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Michael Dell talks about the next Generation of Supercomputers

Yesterday, in Texas, the annual Supercomputing 2008 trade show began with a speech from Michael Dell – chief executive of computer company Dell. Dell have often dabbled in high performance computing (HPC) and from his keynote speech it would appear that Mr Dell wants to delve further into the HPC area. However, his speech was reportedly more like a hardcore sales pitch.

Dell made a few points in his speech that described what the next generation of supercomputing could turn out like.

He began by showing how far we have to go to design a power efficient, easily programmable, redundant supercomputer. He said that the human brain has around 100 billion neurons, each with around a 1000 or so synapses, each running at near 20 petaflops of “raw computing performance”, which is it was to be built today (which it can’t) would break through the petaflops barrier and would cost an estimated $3.6bn (£2.4bn). He rounded off his comparison by saying: “The human brain uses about 20 watts of energy, so we evidently still have a long way to go.”

Someone from the crowd asked Dell what would it tale to simulate the human brain, and Dell shrugged off the question saying that he never suggested simulating the brain, what he meant to demonstrate that HPC clusters are not so great when compared to mother nature.

“For me, the dream and the excitement about computers was not to replace the human brain,” Dell said. However, he believes that more can be done to change the way people act with machines: “It is a fairly rudimentary process today. We type keys and something happens. I think there is an enormous opportunity to improve the man-machine interface.”

Dell spoke on the “three waves of supercomputing”, which according to him included specialised vector machines and proprietary operating systems in the 70s, followed by microprocessors during the 80s and 90s, and toward the end of the 90s standards-based parallel clusters. He says that the 4th wave will “deliver higher density machines”, most likely in Blade or other custom form factors with pools of shared storage, and focus on a constant hassle of running an administering them. Dell went on to show figures from Tabor Research, a supercomputing market researcher, showing that around 70 percent of HPC budgets are eaten up by staff and administrative items in the budget.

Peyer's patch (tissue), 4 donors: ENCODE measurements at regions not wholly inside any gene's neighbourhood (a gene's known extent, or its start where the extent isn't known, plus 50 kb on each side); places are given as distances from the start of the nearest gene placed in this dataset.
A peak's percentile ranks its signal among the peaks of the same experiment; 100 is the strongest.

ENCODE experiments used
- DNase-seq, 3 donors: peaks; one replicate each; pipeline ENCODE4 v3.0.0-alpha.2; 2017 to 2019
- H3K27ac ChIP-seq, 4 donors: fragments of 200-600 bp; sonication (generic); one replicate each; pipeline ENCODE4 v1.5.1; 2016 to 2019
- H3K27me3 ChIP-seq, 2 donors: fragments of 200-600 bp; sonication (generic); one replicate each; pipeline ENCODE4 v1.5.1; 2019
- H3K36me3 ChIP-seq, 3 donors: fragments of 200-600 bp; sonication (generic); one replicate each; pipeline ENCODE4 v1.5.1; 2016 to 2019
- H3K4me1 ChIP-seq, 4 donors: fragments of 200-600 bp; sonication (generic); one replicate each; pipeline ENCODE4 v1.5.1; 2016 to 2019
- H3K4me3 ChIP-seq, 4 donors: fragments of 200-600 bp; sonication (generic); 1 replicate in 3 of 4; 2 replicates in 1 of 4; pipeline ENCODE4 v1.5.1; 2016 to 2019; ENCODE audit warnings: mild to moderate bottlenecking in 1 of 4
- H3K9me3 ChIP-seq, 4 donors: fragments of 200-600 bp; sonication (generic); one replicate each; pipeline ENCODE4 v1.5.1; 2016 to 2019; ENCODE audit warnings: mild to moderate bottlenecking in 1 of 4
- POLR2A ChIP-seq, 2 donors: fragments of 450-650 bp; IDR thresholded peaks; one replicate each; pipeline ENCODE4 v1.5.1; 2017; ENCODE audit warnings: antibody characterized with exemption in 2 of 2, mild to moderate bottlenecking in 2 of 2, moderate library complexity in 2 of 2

Dell wants to encourage cheap HPC setups, just like it did with its servers and home PC’s in the past, and would like to see some businesses and developing countries have them.

He said that five years ago, a teraflops of computing cost around $1m, but these days you could get about 25 times as much for the same price. The density has not gone up as much as the price has dropped, but it’s still pretty impressive. Just three years ago, Dell said that a 2,500 core cluster with 1,250 servers using 3GHz x64 processors would deliver near o 9.8 teraflops. These days a 1,240 core machine using just 155 servers will deliver 10.7 terraflops – a 90 percent reduction in servers.

Dell Blames ‘Soft’ Computer Sales for Share Slump

Computer manufacturer Dell’s shares fell by 8.3 percent in early Wall Street trading today. The drop came after the firm warned investors that it would see a “further softening” in computer sales this quarter.

In a short statement released by the company, it said it was “seeing further global softening in the global end-user demand in the current quarter.”